In my recent deal, believe it or not, we were left to deal solely with a mid-level employee who had some book-keeping experience but little more in the way of management expertise or knowledge of the Seller.  Why?  Because the Seller couldn’t afford to pay its management team any longer, so the entire team of people who really knew the Seller’s business was long gone.

Where did this leave us on the buy-side?  Well, put briefly, it left us in the dark!  And I’m pretty sure Seller’s legal counsel felt the same way more than once.  This put an extra burden on us to look under every rock during the due diligence process and to push hard, even harder than normal, to try to get my client some post-closing protections against unanticipated or previously undiscovered liabilities and claims.  That point leads nicely to my last point.

4.  Weak Post-Closing Protection.

Normally in private company deals, the Buyer has the ability to seek indemnification for post-closing claims relating to breach of contract and for liabilities that arose prior to closing and on the Seller’s watch.  (See my posts HERE and HERE.)  That’s also true when buying a financially distressed company.  As mentioned in my introduction above, however, buying a financially distressed company is different in a number of ways and this is one example.  Think about it: the Seller is all out of money, it has lenders who will likely gobble up all (or most) of the sales proceeds, and it still has to pay its legal and financial advisors for assisting it during the sale.  How will Seller have any money left to satisfy your post-closing indemnification claims?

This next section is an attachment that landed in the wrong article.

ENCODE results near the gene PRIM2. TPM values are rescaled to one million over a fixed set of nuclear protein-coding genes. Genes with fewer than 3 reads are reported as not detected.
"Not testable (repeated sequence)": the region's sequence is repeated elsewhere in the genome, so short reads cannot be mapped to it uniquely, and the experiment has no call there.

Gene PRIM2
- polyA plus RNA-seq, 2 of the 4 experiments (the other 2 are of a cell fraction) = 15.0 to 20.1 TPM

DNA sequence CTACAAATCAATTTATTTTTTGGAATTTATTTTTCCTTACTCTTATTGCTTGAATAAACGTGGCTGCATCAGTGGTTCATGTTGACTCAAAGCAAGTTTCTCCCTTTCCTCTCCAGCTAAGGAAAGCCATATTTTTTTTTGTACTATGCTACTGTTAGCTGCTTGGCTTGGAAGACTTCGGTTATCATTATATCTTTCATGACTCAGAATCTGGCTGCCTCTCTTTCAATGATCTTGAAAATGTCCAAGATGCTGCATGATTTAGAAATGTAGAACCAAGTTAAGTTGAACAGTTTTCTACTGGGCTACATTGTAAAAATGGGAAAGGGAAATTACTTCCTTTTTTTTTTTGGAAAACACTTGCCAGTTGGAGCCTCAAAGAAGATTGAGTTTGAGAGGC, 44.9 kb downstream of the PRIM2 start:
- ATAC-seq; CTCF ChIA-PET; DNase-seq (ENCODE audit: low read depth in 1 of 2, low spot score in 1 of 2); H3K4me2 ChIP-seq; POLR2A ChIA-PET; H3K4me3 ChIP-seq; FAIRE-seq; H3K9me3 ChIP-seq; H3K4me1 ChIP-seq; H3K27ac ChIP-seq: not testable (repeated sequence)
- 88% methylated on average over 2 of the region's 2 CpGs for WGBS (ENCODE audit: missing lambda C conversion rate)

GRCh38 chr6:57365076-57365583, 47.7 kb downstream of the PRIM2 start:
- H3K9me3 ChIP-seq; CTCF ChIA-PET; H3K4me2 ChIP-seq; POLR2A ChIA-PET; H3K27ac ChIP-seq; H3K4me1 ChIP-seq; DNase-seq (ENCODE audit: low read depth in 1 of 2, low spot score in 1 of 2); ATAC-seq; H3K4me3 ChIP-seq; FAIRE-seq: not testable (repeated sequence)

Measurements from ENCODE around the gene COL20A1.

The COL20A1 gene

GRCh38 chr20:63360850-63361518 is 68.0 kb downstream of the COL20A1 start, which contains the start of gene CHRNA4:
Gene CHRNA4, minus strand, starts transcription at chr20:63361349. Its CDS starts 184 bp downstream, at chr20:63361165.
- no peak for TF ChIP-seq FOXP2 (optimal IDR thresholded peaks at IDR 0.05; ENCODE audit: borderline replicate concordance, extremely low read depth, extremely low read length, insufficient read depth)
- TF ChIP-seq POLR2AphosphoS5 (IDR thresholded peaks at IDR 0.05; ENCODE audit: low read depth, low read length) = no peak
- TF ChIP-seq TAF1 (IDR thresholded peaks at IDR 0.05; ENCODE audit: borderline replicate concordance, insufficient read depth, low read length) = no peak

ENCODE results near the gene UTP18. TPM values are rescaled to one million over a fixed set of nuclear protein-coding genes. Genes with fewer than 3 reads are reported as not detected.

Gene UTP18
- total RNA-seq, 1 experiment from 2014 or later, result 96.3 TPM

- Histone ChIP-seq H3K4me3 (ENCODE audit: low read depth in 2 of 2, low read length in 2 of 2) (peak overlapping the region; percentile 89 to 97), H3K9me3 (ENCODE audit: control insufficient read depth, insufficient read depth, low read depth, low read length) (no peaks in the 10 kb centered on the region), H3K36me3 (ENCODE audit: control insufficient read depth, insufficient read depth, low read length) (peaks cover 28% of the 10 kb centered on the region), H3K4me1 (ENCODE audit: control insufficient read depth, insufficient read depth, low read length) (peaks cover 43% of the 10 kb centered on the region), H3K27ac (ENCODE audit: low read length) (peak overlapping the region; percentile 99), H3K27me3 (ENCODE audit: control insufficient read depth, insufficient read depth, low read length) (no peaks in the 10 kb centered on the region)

This was certainly a concern in my recent deal.  So what did we do?  The answer: all we could.  We negotiated the right to escrow a portion (okay, an uncomfortably small portion!) of the purchase price that the Buyer could draw against as reimbursement for any losses; and we reserved the right to offset earnout payments that would have otherwise gone to the Seller’s shareholders, as a way to further reimburse the Buyer (if necessary) for any additional losses.

The rub on the offset right, though, is that we had no way to know for sure whether the Seller’s business would even generate any earnout payments against which Buyer could reimburse itself.  So putting that all altogether, the bottom line is that we had far less protection than we would have liked, or that we would have received from a financially healthy Seller.

Does any of this make you concerned about buying a financially distressed company?  It should.  And I haven’t even covered all the potential pitfalls, like successor liability and fraudulent conveyance issues.

But hopefully you’ve taken away at least two things from this: first, that in exchange for a low purchase price, you’re going to have to incur some risks and do some work to try to minimize those risks; and, second, that you’re going to need a very good lawyer to help you navigate the process and protect you.  Are you comfortable with those risks?  Have you protected yourself as much as possible?  And are you sure you’re getting adequate legal counsel?

If you’d like to discuss any of this, please don’t hesitate to contact me!